Books: Team India's Chief Coach Ravi Shashtri reflects on a crowded cricketing life

In ‘Stargazing: The Players in My Life’, co-authored by sports journalist Ayaz Memon, Ravi Shastri looks back at the extraordinary cricket and cricketers he has encountered over the years

Books: Team India's Chief Coach Ravi Shashtri reflects on a crowded cricketing life

Rohit Bhandiye

Donning the India cap at the age of 18, which made him one of the youngest cricketers to play for India at the highest level of the game, then emerging as one of India’s finest all-rounders to turn into a cricket commentator and now as Team India’s head coach, Ravi Shastri has seen it all and his association with the game spanning over four decades has been both remarkable and controversial.

“In my debut Test series against New Zealand (1980-81), I took 15 wickets and was rewarded with a pair of shoes from the great Richard Hadlee himself. I don’t know what prompted him to do this, for he didn’t inquire about the size of my feet. But the shoes fit me perfectly. For a starry-eyed 18-year-old, this was a huge honour. As a bonus, the shoes carried his signature too. As I realised soon, in those days, everything to do with cricket in New Zealand was autographed by Hadlee, that’s how popular he was,” writes Shastri with justified pride.

A left-arm spinner and a batsman who either opened the innings or batted in the middle-order for majority of his career, Shastri went on to represent India over a period of 11 years from 1981–1992 scoring 6,938 international runs and taking 280 wickets.

As an 18-year-old in the Indian dressing room, Shastri was impressed by how Sunil Gavaskar prepared mentally for a match.

“When I made my international debut, Sunny was the biggest star in Indian cricket. There was an unmistakable aura around him, off and on the field, and particularly in the dressing room. The way he built his ‘mood’ up for an innings or a match, and prepared himself -handling his kit, spending time by himself, reading a book or going through a set of rituals before he took the field – provided a big spike to my learning curve,” he recalls.

At 58, he is equally fascinated by how young Rishabh Pant - a complete contrast to Gavaskar in approach - prepares himself for the challenges in the middle.

Captain Cool’ Mahendra Singh Dhoni is an unorthodox cricketer, feels Shastri. His technique, in front of the wickets and behind the stumps, was not easily replicable. What made him so successful, says Shastri, were his splendid hands. “They were quicker than a pickpocket’s.”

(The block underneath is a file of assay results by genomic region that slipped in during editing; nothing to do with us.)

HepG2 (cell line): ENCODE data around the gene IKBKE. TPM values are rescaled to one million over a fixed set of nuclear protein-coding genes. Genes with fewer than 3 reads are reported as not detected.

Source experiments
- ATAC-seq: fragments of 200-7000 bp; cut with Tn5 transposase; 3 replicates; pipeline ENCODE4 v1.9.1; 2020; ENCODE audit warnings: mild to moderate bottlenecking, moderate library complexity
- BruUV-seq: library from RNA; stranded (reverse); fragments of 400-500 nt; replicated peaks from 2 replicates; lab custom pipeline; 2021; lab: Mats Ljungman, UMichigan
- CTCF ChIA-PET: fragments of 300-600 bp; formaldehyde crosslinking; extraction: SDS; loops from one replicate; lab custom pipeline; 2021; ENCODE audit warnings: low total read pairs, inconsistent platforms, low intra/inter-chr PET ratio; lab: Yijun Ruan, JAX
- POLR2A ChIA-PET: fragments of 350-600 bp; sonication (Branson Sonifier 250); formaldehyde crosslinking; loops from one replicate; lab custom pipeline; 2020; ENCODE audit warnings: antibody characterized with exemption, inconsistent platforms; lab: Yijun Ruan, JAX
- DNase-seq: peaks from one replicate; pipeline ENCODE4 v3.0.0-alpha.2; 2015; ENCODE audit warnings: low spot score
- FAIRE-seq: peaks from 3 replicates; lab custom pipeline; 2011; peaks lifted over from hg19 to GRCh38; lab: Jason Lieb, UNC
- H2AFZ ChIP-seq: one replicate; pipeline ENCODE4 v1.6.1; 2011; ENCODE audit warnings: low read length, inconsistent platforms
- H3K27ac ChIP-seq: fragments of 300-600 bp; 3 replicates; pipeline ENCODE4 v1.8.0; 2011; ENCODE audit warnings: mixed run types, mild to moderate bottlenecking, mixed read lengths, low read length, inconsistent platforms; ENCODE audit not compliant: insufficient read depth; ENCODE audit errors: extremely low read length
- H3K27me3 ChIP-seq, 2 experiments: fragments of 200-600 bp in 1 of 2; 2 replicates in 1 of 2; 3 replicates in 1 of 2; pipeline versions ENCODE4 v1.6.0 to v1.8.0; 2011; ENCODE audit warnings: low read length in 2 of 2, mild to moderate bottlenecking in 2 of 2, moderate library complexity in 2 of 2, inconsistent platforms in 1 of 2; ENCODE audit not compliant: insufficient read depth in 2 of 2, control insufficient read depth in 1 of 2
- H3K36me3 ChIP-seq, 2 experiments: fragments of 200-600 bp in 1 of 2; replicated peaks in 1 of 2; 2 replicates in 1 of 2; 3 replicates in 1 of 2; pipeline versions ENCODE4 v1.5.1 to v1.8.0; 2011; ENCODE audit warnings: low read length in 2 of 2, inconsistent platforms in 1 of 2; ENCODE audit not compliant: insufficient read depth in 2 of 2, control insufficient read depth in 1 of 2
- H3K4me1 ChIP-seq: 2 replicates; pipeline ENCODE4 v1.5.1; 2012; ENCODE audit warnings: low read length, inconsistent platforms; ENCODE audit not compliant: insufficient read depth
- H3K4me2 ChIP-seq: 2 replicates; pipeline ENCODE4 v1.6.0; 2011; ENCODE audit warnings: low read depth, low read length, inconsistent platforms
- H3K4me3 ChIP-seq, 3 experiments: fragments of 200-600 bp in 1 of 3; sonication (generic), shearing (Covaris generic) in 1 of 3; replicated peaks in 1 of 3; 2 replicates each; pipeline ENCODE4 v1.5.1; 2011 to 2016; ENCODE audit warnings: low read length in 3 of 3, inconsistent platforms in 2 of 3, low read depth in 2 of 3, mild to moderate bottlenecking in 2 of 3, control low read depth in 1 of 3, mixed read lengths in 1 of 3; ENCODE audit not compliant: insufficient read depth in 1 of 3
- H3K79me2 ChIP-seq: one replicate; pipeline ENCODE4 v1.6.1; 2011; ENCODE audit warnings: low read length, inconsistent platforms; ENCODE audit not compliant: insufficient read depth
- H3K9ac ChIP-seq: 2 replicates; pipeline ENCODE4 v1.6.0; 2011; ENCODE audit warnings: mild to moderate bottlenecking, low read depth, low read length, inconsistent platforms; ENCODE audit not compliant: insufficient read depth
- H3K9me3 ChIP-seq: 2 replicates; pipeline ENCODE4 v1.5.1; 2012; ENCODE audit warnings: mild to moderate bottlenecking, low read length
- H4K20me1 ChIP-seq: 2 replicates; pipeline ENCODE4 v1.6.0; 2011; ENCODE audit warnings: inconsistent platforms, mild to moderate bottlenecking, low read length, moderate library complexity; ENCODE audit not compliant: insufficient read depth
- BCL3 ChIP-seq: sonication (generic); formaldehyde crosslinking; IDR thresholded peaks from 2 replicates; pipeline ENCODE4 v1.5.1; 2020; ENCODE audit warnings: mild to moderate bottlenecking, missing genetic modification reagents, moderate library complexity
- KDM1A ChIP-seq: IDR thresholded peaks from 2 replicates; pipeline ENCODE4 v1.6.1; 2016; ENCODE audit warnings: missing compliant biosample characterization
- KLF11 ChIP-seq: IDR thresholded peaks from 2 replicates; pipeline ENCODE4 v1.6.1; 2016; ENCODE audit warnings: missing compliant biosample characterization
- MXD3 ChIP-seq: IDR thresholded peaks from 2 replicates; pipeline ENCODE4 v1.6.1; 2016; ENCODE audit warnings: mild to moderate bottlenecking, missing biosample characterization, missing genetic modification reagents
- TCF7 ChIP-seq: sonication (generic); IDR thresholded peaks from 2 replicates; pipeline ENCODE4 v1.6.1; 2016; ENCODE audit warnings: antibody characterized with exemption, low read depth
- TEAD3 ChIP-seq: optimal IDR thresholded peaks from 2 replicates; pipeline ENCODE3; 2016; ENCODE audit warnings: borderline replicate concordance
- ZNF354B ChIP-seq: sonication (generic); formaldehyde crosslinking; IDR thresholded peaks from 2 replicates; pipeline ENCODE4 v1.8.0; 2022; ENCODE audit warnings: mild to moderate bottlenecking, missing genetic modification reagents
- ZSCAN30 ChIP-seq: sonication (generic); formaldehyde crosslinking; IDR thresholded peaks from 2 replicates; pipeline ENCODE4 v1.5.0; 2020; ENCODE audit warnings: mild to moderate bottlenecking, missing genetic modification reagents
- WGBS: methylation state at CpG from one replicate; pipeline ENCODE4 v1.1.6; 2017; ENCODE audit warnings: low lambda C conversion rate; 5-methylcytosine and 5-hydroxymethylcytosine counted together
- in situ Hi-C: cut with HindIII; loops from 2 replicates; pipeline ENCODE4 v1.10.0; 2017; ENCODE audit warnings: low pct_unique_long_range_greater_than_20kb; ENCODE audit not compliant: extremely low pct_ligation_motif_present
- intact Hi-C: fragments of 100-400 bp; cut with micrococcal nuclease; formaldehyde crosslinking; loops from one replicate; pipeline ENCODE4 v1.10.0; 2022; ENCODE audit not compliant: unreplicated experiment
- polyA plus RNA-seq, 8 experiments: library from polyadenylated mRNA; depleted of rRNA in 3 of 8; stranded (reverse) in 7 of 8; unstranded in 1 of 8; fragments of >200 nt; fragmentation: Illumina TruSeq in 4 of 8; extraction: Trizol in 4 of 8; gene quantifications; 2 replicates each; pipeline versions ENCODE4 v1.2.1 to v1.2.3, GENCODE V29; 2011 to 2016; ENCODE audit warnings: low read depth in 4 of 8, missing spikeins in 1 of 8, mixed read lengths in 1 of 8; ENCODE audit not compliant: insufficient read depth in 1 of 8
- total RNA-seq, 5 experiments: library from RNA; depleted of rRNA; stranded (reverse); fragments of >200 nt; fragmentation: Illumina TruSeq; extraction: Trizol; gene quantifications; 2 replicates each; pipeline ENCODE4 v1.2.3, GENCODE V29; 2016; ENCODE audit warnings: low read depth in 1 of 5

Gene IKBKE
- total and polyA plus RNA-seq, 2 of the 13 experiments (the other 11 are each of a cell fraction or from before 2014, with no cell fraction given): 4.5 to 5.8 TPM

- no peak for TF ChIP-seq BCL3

Sourav Ganguly’s lasting impact was as a captain in nurturing a whole bunch of players who served India with distinction – Virender Sehwag, Yuvraj Singh, Harbhajan Singh and Zaheer Khan.

Javed Miandad, he recalls fondly, had enormous belief in his own abilities and was not shy of sledging a bowler, however mighty their reputation. He knew every rule in the book and made a point to know everything about his opponents and could detect vulnerabilities in players within minutes of their being on the field.

From lessons he learnt from Clive Lloyd to Mahendra Singh Dhoni’s impact on Indian cricket, Virat Kohli’s special qualities on and off the field to how Shane Warne, Muttiah Muralitharan and Anil Kumble helped revive spin bowling, Kapil Dev’s influence on Indian pace bowlers to how Allan Border handled a young Australian side that beat England in the 1987 World Cup final to cause one of the biggest upsets in cricket history, Shastri’s book gives an unique perspective when it comes to the game of cricket.

Shastri claims to have learnt not only about cricket’s nuances from the legendary Richie Benaud but also why a clumsily knotted tie can put off TV audiences even if one is talking perfect sense. “From Tony Grieg, I learnt the importance of energy and voice modulation to make commentary enjoyable. Too often, former players who get into the media business live in a cocooned past. Tony was always looking to the future and made extra effort to reach out to fans proactively – and with great success,” says, Shastri

Not surprisingly, the Head Coach reserves a lot of praise for Virat Kohli. “…In 2014, Virat was going through a horrible patch in the Test series against England. I was in England too as commentator, and after joining the team as Director for the ODI series, spent quite a lot of time with him. I was amazed to see how positive he was, though he was struggling for runs. Forget moping, he was determined and convinced that he would master English conditions soon. I realised there was an uncut diamond in Virat,” writes Shastri.

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